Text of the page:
The following is how the shareholder equity ratio is calculated:

SER = TSE/ Total Assets

SER = Shareholder equity ratio

TSE = Total shareholder equity.

#5. Long Term Debt-to-Equity Ratio

This solvency ratio formula aims to determine the amount of long-term debt a business has taken on in relation to its equity and assists in determining the business’s leverage. The Ratio also identifies how much Long-term debt a company must raise in comparison to its equity contribution. Long-Term Debt refers to long-term loans obtained from financial institutions. In contrast, Equity refers to Shareholders’ Funds, which include Equity Share Capital, Preference Share Capital, and Reserves in the form of Retained Earnings.

The formula for Solvency Ratio:

Long Term Debt to Equity Ratio = Long Term Debt/ Total Equity

#6. Total Debt-to-Equity Ratio

This solvency ratio formula aims to determine the amount of total debt (including both short-term and long-term debt) a business has incurred in relation to its equity and assists in determining the total leverage of the business. The ratio identifies how much of a company’s funding comes from debt versus equity contributions. In a nutshell, the higher the ratio, the greater the leverage, and the greater the risk due to the business’s heavy debt obligation (in the form of interest and principal payments).

The formula for Solvency Ratio:

Total Debt-to-Equity Ratio = Total Debt/ Total Equity

#7. Debt-to-Income Ratio

This Ratio seeks to determine the percentage of the company’s total assets (including both current and non-current assets) that are financed by debt. It aids in determining the total leverage of the company. The higher the ratio, the greater the leverage and the greater the financial risk as a result of the business’s heavy debt obligation (in the form of Interest and Principal Payments).

The formula for Solvency Ratio:

Debt Ratio = Total Debt/ Total Assets

#8. Financial Leverage

The impact of all obligations, both interest-bearing and non-interest-bearing, is captured by the Financial Leverage ratio. This ratio seeks to determine how much of the company’s assets belong to its shareholders rather than its debt holders/creditors. As a result, if the majority of assets are funded by equity shareholders, the business will be less leveraged than if the majority of assets are funded by debt (in that case, the business will be more leveraged). The higher the ratio, the greater the leverage and the greater the financial risk associated with the heavy debt obligation used to finance the company’s assets.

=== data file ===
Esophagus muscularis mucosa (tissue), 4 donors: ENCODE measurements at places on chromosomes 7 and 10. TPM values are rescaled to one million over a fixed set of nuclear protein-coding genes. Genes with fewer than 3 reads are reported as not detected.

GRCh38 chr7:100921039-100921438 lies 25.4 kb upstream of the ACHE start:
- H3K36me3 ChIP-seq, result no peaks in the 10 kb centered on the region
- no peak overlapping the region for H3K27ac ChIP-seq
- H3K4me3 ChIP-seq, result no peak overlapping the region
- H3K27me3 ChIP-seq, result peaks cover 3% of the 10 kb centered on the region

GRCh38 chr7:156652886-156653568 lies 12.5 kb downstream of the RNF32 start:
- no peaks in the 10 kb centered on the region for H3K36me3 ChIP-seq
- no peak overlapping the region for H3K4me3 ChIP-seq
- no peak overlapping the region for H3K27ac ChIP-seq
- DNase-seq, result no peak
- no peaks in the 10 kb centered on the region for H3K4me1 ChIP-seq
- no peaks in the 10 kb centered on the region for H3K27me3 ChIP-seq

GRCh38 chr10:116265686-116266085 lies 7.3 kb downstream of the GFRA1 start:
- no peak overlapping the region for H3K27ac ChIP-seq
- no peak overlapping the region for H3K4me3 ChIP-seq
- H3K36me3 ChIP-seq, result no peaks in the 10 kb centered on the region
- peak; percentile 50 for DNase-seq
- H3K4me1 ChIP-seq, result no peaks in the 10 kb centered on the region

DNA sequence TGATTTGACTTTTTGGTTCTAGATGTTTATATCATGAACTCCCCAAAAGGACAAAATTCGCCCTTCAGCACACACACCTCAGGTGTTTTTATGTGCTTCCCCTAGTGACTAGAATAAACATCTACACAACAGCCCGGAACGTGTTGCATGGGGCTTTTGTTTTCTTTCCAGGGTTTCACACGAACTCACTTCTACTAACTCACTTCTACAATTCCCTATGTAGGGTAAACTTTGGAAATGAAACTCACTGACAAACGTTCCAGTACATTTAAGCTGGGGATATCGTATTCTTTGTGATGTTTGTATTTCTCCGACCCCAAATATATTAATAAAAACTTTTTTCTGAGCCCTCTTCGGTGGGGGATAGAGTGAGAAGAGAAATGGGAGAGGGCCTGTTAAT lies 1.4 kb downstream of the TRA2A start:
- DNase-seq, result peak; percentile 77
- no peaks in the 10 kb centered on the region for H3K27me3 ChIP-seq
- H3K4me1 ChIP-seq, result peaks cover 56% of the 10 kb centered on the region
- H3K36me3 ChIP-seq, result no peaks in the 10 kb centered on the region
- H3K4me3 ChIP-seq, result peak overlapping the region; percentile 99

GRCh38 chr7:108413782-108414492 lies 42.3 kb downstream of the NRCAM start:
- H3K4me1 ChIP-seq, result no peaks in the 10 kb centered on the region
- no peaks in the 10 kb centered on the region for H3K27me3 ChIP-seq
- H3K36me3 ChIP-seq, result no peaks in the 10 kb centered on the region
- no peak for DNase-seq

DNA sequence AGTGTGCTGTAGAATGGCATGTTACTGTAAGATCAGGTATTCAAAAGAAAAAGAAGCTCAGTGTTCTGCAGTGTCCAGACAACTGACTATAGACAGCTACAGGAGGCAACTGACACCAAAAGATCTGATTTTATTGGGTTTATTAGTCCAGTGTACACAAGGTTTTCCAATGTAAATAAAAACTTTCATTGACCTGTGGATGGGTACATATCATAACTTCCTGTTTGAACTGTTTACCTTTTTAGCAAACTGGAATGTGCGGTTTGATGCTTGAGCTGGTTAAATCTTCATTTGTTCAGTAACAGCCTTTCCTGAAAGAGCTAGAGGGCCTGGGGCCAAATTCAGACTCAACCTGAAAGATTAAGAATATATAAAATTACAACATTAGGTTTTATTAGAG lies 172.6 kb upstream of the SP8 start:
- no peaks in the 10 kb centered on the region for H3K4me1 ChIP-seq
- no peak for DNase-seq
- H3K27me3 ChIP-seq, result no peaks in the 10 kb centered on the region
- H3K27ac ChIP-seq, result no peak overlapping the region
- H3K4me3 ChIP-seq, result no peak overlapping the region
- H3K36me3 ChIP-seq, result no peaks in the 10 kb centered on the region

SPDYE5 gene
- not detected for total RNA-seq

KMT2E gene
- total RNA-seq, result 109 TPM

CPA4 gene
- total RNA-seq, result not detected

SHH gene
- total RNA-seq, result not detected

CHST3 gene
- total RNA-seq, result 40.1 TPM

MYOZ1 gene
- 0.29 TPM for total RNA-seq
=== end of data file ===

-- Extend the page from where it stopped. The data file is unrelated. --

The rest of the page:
The formula for Solvency Ratio:

Financial Leverage = Total Assets / Total Equity

#9. Proprietary Ratio

This ratio establishes the relationship between shareholder funds and the total assets of the business. It shows how much shareholder money has been invested in the company’s assets. The higher the ratio, the lower the leverage and, consequently, the financial risk on the part of the company. In the opposite direction, it can be calculated by taking the inverse of the Financial Leverage Ratio.

The formula for Solvency Ratio:

Proprietary Ratio = Total Equity/ Total Assets

Solvency Ratio Examples

To gain a better understanding of the solvency ratio, consider the following numerical examples:

Alpha and Beta are two companies that operate in the same industry, Leather Shoe Manufacturing, and have provided information from their balance sheet at the end of the year. Let us examine the solvency of the two businesses using the same criteria.

ParticularsAlpha CompanyBeta Company
Common Stock (1$ par value) (1)$550000$500000
Preferred Stock (2)$150000$200000
Retained Earnings (3)$800000$700000
Total Equity (1+2+3)$1500000$1400000
Current Assets (A)$1500000$1700000
Long Term Assets/ Non Current Assets (B)$1500000$1200000
Total Assets (A+B)$3000000$2900000
Short Term Debt (C)$600000$1000000
Long Term Debt (D)$900000$500000
Total Debt (C+D)$1500000$1500000

Let’s look at the formula and calculation for the Solvency Ratios now:

The calculation for various solvency ratios is shown in the figure below.

RatiosAlpha CompanyBeta Company
Long Term Debt to Equity RatioLong Term Debt/Total Equity=$900000/$1500000=0.6Long Term Debt/Total Equity=$500000/$1400000=0.36
Total Debt to Equity RatioTotal Debt/Total Equity=$1500000/$1500000=1Total Debt/Total Equity=$1500000/$1400000=1.07